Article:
Even more uncertain is the price batteries would need to reach to wipe out any demand for a costly but predictable new generating method. Batteries cost $1,100 per kilowatt-hour in 2010, and fell 87% to $156 in 2019, according to BloombergNEF data released last year. By 2023, the consultancy forecast the average price to hit about $100 per kilowatt-hour. Investment in the metals needed to make batteries, including cobalt and nickel, lag far behind growing battery demand, estimates from the energy research firm Wood Mackenzie indicate, suggesting there could be a bottleneck in the supply chain. But if battery prices continue to fall before tidal companies can garner enough public support and build an efficient supply chain, it could smother the industry.
“The benefit of predictable energy from tidal power becomes less powerful if solar-plus-battery or wind-plus-battery can provide the same predictability at a lower price,” McLean said. “That’s the challenge tidal energy faces: It’s got to get its costs down fast enough that it can continue to generate interest from policymakers.”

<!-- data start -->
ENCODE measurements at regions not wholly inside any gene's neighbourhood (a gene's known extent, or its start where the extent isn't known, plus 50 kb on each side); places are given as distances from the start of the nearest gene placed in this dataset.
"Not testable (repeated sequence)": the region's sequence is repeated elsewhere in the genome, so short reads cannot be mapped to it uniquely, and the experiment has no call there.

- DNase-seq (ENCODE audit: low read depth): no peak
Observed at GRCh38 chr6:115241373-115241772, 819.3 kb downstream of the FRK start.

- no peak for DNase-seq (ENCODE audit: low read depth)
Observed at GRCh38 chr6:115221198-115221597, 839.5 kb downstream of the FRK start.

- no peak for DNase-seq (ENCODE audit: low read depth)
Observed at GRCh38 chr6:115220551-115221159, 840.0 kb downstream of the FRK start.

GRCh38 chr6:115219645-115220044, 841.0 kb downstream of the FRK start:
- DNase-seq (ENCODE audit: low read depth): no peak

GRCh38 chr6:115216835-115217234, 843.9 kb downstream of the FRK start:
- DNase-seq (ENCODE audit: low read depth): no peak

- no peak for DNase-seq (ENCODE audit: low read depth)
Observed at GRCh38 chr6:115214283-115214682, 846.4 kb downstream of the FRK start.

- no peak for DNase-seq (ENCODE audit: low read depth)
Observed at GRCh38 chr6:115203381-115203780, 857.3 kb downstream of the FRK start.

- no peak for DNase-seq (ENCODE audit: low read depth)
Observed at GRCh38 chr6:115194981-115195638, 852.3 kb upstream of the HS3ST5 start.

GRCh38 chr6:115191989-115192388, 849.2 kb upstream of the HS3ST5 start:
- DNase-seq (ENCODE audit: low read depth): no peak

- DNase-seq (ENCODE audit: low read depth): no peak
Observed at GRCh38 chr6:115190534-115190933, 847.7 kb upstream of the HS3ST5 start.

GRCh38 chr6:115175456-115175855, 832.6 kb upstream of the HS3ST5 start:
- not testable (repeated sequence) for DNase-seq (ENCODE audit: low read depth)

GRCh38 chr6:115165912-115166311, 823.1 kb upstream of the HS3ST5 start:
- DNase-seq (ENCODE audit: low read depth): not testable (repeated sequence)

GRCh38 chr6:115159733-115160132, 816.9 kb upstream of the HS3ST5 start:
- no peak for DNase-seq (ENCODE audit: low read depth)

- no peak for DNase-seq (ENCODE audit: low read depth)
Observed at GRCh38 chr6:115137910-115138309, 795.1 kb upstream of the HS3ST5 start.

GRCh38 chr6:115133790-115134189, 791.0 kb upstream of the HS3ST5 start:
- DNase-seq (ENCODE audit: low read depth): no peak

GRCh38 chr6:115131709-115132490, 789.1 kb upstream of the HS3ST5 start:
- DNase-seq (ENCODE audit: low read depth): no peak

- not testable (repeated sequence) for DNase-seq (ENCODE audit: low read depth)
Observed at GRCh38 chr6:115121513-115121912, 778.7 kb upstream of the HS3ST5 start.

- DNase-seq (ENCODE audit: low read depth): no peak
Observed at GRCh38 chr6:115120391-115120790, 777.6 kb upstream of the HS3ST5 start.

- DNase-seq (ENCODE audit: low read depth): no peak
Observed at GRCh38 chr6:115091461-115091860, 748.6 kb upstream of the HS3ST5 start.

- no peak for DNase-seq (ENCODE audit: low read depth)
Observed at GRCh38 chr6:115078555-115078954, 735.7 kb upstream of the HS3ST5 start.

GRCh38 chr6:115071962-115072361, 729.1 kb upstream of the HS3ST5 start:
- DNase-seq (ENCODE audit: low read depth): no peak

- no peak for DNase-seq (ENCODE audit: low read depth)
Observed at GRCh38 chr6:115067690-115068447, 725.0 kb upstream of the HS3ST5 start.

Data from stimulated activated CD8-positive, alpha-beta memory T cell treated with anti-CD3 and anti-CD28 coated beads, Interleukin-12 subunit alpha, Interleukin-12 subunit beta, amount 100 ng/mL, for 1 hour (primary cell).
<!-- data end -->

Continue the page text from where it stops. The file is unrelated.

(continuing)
The marine energy sector might draw more interest once technology to convert waves into power becomes viable. Unlike tidal resources, which are mainly concentrated in the Northern Hemisphere or near small islands, waves could be harvested on virtually any ocean coasts.
“It’s promising because wave energy opportunity is even larger than the tidal opportunity by roughly an order of magnitude, especially on the U.S. West Coast,” said Levi Kilcher, the head of the National Renewable Energy Laboratory’s ocean energy resource research. “It’s really a large ocean and a lot of energy there, from the West Coast to the Alaskan Coast.”